Arctic Anglicans seek fresh new recruits in England

The hamlet of Pangnirtung. (Emily Ridlington/CBC)
The hamlet of Pangnirtung. (Emily Ridlington/CBC)
Looee Mike was an Anglican Minister in the community of  Pangnirtung, located in Canada’s eastern Arctic territory of Nunavut, for 20 years.

Last fall, her husband, Johnny Mike, was elected as a Member of the Nunavut Legislative Assembly, and later selected as Environment Minister.

The couple moved to Iqaluit, Nunavut’s capital city, last month, leaving Pangnirtung without a rector for its Anglican church.

That puts the community among 28 others across the Diocese of the Arctic without a full-time minister.

“Now for the last generation or so there’s been very few ministers in our diocese of the Arctic because our preachers have either retired or passed on,” Mike says.

The Diocese of the Arctic is the Anglican Church of Canada’s largest. It includes Canada’s Northwest Territories (N.W.T.), all of Nunavut and the Inuit self-governing region of Nunavik in northern Quebec.

The shortage of ministers means scouting for young recruits who can carry on the work of the church.

Lay readers continue regular church services, but they cannot conduct the sacraments of marriage, baptism or holy communion.Pangnirtung is located 300 kilometres north of Iqaluit on Baffin Island. (CBC)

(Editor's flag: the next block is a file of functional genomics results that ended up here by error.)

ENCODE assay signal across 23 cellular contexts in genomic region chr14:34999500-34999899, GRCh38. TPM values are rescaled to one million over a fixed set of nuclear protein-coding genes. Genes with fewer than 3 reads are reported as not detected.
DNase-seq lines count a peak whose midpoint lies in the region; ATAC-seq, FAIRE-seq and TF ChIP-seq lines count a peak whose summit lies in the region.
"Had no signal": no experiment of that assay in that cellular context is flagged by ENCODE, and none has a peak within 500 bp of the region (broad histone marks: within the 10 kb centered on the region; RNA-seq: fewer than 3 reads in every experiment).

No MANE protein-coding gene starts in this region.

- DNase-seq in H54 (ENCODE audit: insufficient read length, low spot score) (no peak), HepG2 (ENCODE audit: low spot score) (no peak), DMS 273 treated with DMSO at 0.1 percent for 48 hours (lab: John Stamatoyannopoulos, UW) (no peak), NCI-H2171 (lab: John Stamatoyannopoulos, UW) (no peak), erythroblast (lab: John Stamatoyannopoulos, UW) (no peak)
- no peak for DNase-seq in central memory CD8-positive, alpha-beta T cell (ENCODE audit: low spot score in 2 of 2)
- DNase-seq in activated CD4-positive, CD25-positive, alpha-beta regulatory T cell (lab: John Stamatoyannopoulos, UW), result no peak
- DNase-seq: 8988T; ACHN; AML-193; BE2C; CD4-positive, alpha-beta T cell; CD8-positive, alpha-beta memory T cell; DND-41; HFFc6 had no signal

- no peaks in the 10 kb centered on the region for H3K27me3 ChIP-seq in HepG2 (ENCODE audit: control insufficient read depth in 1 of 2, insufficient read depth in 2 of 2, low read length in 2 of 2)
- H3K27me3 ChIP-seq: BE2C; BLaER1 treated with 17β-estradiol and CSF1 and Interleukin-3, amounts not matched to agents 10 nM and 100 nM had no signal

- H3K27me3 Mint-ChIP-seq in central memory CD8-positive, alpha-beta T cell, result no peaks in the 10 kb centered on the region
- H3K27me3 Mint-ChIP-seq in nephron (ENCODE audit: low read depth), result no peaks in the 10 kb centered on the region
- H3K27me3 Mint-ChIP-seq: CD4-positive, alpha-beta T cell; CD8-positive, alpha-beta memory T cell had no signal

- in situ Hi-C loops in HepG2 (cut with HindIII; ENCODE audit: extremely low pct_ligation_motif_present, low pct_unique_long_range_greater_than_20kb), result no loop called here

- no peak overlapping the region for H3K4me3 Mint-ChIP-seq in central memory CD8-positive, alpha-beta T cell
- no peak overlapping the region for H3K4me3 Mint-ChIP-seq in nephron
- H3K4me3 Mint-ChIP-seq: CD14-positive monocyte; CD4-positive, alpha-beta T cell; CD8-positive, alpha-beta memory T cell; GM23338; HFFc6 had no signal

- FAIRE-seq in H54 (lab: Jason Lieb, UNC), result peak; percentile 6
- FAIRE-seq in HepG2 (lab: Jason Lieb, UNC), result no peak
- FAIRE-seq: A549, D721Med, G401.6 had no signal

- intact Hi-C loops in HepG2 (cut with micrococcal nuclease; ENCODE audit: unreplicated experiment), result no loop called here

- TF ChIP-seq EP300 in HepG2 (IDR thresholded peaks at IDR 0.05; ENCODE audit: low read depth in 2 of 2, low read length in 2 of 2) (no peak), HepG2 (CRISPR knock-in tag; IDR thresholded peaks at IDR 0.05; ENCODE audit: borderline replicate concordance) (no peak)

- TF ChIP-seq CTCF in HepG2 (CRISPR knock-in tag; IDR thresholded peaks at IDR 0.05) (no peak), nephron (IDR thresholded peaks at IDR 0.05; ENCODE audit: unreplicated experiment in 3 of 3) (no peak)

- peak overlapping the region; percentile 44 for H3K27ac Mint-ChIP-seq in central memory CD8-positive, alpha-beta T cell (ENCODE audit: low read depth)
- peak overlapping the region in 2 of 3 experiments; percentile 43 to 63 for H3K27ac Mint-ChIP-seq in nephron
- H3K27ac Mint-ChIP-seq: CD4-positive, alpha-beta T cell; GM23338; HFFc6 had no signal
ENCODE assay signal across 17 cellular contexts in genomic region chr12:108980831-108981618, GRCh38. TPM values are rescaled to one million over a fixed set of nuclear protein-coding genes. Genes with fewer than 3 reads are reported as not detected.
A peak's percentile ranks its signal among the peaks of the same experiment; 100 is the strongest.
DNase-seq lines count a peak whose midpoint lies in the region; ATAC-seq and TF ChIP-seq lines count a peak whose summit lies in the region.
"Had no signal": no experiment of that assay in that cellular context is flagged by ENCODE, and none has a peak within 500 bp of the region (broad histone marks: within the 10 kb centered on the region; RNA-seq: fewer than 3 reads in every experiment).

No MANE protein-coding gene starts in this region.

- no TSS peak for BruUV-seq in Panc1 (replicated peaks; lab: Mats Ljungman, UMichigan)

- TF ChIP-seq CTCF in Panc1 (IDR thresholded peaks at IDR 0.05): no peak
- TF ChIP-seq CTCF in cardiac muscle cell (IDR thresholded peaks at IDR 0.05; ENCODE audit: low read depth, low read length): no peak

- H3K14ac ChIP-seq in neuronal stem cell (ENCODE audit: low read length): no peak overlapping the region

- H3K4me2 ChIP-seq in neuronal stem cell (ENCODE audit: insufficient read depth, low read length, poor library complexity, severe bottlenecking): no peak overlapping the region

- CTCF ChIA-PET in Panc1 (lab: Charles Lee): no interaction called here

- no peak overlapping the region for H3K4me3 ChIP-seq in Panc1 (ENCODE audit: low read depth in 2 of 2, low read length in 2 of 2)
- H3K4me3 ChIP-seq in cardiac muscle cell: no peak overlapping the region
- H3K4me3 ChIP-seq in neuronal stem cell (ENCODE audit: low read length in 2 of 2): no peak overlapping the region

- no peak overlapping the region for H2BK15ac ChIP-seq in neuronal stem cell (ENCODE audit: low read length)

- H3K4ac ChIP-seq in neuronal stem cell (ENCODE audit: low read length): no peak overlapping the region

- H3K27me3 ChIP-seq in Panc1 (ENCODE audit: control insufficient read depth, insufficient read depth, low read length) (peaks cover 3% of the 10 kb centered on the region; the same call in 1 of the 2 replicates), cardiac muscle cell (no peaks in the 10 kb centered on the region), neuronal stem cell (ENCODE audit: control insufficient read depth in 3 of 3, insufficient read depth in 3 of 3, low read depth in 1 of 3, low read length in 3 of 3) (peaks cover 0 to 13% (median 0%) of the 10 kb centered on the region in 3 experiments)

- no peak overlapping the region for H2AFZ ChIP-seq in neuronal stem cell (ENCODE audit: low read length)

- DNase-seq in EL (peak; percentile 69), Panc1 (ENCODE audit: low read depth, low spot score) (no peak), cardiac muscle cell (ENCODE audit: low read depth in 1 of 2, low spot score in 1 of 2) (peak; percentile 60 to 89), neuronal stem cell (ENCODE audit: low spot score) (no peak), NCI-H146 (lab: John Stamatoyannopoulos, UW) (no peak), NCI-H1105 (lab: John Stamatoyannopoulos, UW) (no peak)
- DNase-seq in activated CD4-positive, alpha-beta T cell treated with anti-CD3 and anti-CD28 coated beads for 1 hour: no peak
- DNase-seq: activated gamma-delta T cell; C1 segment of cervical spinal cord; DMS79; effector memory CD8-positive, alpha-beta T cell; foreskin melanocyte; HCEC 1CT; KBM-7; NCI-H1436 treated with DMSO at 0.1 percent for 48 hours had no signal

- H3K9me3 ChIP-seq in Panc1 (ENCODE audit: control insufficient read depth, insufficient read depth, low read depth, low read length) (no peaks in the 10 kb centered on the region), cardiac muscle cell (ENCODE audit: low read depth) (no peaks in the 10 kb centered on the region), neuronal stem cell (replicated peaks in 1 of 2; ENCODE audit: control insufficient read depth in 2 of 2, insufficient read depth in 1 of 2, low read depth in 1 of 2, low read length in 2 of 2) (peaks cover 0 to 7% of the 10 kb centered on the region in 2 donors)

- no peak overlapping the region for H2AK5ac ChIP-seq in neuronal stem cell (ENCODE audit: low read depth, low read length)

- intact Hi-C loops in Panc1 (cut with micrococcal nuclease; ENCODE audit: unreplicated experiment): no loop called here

This Easter, the Diocese of the Arctic will bless the bread before it is shipped to churches across the North.

David Parsons is the Bishop of the Diocese, based in Yellowknife, N.W.T.’s capital.

He’s currently visiting Canterbury College in London, England, where he and Reverend Darren McCartney are speaking with colleges, hoping to entice new ministers to serve in the Arctic.

“We’re talking to students about the possibility of coming over for a short term to maybe look at the Diocese of the Arctic as place they’d maybe like to join us in the ministry,” Parsons says.

Parsons calls Mike a “dynamic” Minister.

He says Pangnirtung will not have a new minister before Easter but hopes to fill the position soon.

“The work of every ordained clergy person is to be equipping the people to come along side and serve the people there. So there are people in Pangnirtung who will be doing that now but in the long-run, God willing, we will find another person to come in and help out.”

While the well-liked minister has left Pangnirtung, she says she won’t be leaving the church behind.

Mike says she expects she’ll become a travelling minister for other communities.

Related Links:

Canada:  Anglicans could lose new igloo church in Canadian Arctic, CBC News

Sweden:  Observing Ramadan in the Arctic, Radio Sweden

United States:  Alaska rights organization joins Yupik fishermen’s religious defense of fishing citations, Alaska Dispatch

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